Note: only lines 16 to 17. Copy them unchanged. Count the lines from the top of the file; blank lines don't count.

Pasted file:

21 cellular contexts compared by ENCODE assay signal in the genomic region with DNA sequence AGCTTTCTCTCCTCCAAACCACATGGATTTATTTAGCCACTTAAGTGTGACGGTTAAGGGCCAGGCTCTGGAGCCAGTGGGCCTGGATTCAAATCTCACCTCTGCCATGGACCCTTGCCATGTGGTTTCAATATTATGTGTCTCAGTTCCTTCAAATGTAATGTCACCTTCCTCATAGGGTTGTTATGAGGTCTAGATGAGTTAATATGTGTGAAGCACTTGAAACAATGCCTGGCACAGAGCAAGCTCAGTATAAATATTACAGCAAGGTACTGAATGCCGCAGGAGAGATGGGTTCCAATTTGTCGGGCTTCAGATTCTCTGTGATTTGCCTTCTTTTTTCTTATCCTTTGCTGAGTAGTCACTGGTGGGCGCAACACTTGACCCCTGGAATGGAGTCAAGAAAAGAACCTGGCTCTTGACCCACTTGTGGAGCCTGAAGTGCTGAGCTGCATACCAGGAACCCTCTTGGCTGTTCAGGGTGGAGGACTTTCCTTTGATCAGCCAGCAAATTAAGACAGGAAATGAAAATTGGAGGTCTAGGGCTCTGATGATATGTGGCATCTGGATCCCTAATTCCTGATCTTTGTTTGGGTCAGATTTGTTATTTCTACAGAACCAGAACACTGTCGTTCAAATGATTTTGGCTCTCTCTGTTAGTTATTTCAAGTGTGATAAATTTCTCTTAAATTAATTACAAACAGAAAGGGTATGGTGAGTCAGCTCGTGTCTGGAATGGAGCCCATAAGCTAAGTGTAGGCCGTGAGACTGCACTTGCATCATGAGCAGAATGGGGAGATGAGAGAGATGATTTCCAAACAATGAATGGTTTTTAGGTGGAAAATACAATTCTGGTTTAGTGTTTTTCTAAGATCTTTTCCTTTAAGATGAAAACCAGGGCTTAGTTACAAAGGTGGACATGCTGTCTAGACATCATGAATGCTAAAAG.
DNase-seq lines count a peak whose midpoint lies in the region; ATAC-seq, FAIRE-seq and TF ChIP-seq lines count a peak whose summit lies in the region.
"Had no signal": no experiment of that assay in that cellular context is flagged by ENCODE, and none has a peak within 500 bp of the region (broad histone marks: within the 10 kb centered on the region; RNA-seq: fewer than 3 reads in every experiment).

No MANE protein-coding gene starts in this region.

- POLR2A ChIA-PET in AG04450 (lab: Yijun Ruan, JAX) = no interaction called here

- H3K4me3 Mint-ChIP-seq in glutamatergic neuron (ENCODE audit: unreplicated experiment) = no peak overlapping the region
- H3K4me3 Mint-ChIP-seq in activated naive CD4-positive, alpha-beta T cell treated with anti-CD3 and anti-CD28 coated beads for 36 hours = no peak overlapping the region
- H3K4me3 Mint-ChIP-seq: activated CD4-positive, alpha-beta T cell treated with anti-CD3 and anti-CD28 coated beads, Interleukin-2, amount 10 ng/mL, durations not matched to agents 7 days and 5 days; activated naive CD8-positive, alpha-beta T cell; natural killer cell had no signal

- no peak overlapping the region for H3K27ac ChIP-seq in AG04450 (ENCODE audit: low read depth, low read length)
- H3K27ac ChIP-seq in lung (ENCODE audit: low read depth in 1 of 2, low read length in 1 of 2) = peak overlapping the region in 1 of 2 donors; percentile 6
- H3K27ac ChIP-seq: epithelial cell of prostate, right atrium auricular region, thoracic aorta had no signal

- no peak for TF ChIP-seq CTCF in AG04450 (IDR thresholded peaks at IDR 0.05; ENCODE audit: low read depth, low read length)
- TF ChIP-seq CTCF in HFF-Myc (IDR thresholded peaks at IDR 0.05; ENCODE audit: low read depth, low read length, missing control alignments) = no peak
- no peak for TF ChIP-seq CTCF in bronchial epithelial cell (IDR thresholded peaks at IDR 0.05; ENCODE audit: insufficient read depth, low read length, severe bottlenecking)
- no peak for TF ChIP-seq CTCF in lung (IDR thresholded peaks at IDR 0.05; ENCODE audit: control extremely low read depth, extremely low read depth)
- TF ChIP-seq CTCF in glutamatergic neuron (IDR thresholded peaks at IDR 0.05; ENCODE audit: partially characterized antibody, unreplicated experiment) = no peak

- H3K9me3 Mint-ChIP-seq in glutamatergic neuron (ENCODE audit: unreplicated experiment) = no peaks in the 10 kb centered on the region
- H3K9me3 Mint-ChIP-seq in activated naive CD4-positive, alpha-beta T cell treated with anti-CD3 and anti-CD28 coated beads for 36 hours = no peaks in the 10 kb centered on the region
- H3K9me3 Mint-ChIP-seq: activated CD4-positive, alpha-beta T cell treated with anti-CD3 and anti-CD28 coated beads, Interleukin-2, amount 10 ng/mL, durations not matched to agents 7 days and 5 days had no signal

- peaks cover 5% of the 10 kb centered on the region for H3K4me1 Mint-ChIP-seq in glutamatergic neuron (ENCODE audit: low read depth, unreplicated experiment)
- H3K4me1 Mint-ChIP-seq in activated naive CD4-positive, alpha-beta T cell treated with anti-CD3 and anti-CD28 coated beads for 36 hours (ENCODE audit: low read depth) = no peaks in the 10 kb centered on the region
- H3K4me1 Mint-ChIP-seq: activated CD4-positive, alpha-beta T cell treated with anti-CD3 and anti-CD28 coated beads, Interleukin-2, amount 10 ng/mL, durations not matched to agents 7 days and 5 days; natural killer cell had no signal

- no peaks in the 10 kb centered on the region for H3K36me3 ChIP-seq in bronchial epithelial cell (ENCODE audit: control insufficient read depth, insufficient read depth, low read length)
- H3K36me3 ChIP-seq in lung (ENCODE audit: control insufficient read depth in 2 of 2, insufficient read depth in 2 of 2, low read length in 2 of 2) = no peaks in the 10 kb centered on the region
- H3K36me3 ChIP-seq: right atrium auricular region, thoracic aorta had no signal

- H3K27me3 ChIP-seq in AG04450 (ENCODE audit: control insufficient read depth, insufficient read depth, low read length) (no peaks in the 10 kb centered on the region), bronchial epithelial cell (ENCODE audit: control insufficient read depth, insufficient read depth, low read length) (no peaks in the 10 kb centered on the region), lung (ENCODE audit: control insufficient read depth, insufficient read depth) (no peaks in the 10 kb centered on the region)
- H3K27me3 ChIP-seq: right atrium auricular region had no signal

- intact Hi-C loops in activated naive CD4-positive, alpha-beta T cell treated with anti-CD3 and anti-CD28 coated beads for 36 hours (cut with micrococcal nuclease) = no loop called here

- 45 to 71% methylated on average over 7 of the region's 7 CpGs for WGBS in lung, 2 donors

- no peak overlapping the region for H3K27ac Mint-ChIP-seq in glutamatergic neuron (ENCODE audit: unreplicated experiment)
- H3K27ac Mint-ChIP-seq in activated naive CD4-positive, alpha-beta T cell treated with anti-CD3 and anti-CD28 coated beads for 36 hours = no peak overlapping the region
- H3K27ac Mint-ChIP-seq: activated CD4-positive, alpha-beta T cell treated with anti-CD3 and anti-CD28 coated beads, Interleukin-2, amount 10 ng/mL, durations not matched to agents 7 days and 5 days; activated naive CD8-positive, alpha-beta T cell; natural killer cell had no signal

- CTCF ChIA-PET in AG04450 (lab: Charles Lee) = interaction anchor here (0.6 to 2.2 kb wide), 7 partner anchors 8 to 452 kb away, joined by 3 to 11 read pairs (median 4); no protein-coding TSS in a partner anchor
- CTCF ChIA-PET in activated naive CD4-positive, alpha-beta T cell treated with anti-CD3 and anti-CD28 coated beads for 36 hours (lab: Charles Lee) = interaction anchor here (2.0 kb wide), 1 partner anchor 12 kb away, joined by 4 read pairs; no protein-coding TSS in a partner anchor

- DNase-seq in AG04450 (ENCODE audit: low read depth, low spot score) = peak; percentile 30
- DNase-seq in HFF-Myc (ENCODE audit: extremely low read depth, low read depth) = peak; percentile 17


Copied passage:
- TF ChIP-seq CTCF in glutamatergic neuron (IDR thresholded peaks at IDR 0.05; ENCODE audit: partially characterized antibody, unreplicated experiment) = no peak

- H3K9me3 Mint-ChIP-seq in glutamatergic neuron (ENCODE audit: unreplicated experiment) = no peaks in the 10 kb centered on the region